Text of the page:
From Stable Hand to Grand Prix Dressage Entrepreneur: Rebecca Waite Recalls her Journey to the Top of the Sport

Wellington, Fla. – April 3, 2020 – Four years after slipping on her shadbelly to ride down the centerline for her first ever Prix St Georges, Rebecca Waite, the now Grand Prix level professional athlete and trainer, prepares to take her first solo steps as her own boss. Serving as longtime number two under famed American dressage rider and trainer, Shelly Francis, Waite spent seven years learning everything from training techniques to business management from her fellow Mainer. Starting out as a stall cleaner for Francis, Waite worked her way up the ladder behind the scenes from stall cleaner to head groom for the European circuit, and most recently as a professional athlete competing in the international ring in Wellington.

Following Francis’ recent decision to relocate her business four hours north of Wellington to Ocala, The University of Maine graduate is marrying the knowledge gained from her undergraduate studies in Business Management and her hands-on training at Shelly Francis Dressage to start her own training business.

A C1-rated Pony Club rider from Northern Maine, Waite rode any horse that she could sit on. Living in a small town, she would travel hours to compete in the only recognized eventing competition within reach. The lack of training in her hometown of Houlton slowly pushed her to seek bigger opportunities, and eventually to Francis’ doorstep. While Waite had trained horses on her own and ridden in clinics with Francis before, she had never worked in a barn with a caliber of business that Francis was running. After only one month under Francis’ keen eye, Waite was hooked — the endless learning opportunities that came with working and training at a top-level Grand Prix facility were just what the small town eventer had been hoping for.

She took a break from horses in college, but once she graduated with a degree in Business Management, Waite jumped at the chance to work with Francis again, this time much further south. A far cry from her quiet hometown, Waite moved to Wellington, Florida, to work as a stall cleaner, leaving her horse and home behind. Though she dreamed of the grandeur of Wellington, her reality was rather different from the glamour seen on the surface. She worked tirelessly, first as a stable hand and eventually as a groom. Even with her hardworking attitude, Waite did not sit on a horse for years, but her persistently positive mindset allowed her to push through to achieve dreams she did not know she was capable of.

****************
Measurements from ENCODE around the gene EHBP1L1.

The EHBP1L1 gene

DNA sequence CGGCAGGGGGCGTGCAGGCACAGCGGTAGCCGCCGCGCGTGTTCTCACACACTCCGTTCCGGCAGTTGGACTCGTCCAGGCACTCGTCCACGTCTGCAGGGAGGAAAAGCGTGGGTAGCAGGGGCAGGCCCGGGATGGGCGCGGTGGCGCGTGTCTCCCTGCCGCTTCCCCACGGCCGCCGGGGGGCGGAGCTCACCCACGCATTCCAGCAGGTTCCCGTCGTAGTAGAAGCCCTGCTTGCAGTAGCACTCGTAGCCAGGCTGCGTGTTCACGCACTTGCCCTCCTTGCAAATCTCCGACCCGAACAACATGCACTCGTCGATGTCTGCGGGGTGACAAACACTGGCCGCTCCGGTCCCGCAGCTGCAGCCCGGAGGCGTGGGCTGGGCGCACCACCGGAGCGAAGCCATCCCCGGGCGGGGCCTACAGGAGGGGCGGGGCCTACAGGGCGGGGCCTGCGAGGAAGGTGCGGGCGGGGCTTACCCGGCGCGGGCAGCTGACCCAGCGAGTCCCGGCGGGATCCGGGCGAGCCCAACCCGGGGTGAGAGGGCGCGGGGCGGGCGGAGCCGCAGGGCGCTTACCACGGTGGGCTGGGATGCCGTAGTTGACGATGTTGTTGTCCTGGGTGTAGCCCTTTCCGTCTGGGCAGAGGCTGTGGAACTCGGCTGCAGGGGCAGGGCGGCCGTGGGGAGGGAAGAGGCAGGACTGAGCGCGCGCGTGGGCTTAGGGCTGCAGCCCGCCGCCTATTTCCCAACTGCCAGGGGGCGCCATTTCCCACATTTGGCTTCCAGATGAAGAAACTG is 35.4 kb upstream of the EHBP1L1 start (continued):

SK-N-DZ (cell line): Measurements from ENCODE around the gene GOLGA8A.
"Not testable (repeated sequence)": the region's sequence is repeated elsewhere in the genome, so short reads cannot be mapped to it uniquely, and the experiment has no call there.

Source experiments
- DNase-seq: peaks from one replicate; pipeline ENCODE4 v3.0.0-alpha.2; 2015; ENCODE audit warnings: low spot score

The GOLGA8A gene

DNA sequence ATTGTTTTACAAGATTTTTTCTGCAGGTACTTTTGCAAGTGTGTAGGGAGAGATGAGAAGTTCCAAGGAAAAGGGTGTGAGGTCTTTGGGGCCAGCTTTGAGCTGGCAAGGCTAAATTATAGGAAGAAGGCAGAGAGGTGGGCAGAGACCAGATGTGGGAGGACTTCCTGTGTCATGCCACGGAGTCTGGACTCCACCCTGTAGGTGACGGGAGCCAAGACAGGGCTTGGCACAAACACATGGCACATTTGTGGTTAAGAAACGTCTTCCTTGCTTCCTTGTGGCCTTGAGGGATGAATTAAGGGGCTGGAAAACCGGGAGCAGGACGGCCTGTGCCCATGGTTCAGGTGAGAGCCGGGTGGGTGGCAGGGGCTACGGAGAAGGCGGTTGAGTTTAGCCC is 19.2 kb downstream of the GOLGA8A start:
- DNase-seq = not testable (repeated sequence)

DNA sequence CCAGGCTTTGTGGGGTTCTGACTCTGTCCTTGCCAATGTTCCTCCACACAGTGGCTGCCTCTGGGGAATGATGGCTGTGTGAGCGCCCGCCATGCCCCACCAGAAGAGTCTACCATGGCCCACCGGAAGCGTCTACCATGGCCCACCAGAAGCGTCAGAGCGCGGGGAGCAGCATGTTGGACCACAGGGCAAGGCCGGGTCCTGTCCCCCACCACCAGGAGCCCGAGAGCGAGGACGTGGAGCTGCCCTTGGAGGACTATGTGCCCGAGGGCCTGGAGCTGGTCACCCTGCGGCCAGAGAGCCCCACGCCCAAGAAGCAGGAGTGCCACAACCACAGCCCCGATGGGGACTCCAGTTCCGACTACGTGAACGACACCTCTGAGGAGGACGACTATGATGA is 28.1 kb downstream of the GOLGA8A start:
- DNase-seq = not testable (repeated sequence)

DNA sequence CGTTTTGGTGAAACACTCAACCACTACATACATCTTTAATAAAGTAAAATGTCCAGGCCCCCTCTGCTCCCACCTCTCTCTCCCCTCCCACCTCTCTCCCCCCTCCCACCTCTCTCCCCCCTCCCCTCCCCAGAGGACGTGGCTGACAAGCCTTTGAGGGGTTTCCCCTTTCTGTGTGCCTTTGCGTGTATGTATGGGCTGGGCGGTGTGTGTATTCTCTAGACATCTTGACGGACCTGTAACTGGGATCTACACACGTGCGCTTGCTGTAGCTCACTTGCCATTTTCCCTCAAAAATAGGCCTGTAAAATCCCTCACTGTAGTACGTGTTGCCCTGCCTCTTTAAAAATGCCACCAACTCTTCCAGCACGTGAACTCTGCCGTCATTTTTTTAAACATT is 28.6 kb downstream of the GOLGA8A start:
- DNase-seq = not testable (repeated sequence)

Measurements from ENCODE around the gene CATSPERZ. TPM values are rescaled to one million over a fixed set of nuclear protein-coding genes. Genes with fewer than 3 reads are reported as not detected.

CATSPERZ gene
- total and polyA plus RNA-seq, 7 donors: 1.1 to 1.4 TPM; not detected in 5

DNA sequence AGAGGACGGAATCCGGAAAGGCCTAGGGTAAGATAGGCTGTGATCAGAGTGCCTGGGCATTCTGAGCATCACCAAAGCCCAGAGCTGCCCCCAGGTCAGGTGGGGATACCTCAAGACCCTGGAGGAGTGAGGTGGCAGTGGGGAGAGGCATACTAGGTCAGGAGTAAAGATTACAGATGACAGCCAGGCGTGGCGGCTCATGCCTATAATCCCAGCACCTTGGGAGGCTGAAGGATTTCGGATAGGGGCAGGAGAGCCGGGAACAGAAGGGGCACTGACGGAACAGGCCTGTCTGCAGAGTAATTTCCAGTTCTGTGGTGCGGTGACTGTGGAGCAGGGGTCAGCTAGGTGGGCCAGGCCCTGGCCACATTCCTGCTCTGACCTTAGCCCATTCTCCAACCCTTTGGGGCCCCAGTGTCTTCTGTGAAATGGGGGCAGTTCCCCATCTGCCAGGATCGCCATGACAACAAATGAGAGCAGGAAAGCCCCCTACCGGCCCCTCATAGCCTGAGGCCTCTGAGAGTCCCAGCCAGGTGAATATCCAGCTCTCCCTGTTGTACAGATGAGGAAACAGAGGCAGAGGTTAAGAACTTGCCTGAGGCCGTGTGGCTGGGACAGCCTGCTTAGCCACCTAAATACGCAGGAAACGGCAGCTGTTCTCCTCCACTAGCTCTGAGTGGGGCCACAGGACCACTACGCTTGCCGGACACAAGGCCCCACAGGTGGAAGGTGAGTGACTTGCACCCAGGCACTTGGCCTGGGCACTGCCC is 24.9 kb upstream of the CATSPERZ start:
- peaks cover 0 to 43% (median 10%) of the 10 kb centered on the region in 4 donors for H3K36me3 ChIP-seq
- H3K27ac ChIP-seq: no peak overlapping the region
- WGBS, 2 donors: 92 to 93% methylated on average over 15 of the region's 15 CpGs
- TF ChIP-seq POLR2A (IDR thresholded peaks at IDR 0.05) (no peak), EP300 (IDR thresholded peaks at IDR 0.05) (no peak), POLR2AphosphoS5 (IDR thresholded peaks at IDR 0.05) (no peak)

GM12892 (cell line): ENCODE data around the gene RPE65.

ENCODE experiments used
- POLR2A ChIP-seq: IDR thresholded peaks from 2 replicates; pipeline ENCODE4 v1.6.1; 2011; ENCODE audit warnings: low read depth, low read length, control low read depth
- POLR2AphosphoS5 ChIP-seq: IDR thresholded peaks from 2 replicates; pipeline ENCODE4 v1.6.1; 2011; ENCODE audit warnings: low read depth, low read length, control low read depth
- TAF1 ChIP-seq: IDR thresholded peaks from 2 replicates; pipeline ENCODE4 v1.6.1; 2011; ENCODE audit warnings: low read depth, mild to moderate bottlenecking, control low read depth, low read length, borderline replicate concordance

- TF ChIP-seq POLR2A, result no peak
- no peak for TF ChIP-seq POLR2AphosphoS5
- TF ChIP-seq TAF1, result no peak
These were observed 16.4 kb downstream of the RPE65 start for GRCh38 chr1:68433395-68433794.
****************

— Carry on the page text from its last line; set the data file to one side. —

Rebecca Waite groomed for Shelly Francis at the 2016 CDI in Rotterdam, The Netherlands.

“I didn’t go into it thinking I was going to have many riding opportunities,” Waite explained. “I was just so happy to be working in Florida in a nice barn and learning everything I could from Shelly that I was beside myself. Of course, I wanted to ride, but I didn’t assume I was going to get to ride these horses. It takes so much hard work. Going to the Adequan Global Dressage Festival and watching the warmup was a big thing for me since I am from such a small town.”

Eventually, Waite earned Francis’ trust, and was invited to sit on some of the top level athletes’ horses. What started out as Waite cooling off horses for Francis evolved into her showing and assisting with some of the upper level horses in Francis’ arsenal, especially when she kept the farm running while Francis campaigned in Europe. Waite’s ticket to international competition began in 2017 in the small tour aboard one of Francis’ horses Le Roi. However, two years ago, Francis was making changes to her competition roster and her longtime Grand Prix and Nations Cup partner, Doktor, was put up for lease. When no fit candidates surfaced, Francis and Doktor’s owner, Patricia Stempel, casually gifted the rider to Waite. Having never ridden Doktor, better known as “Dok,” before, Waite soon realized that he was much less of a schoolmaster but would teach her the most.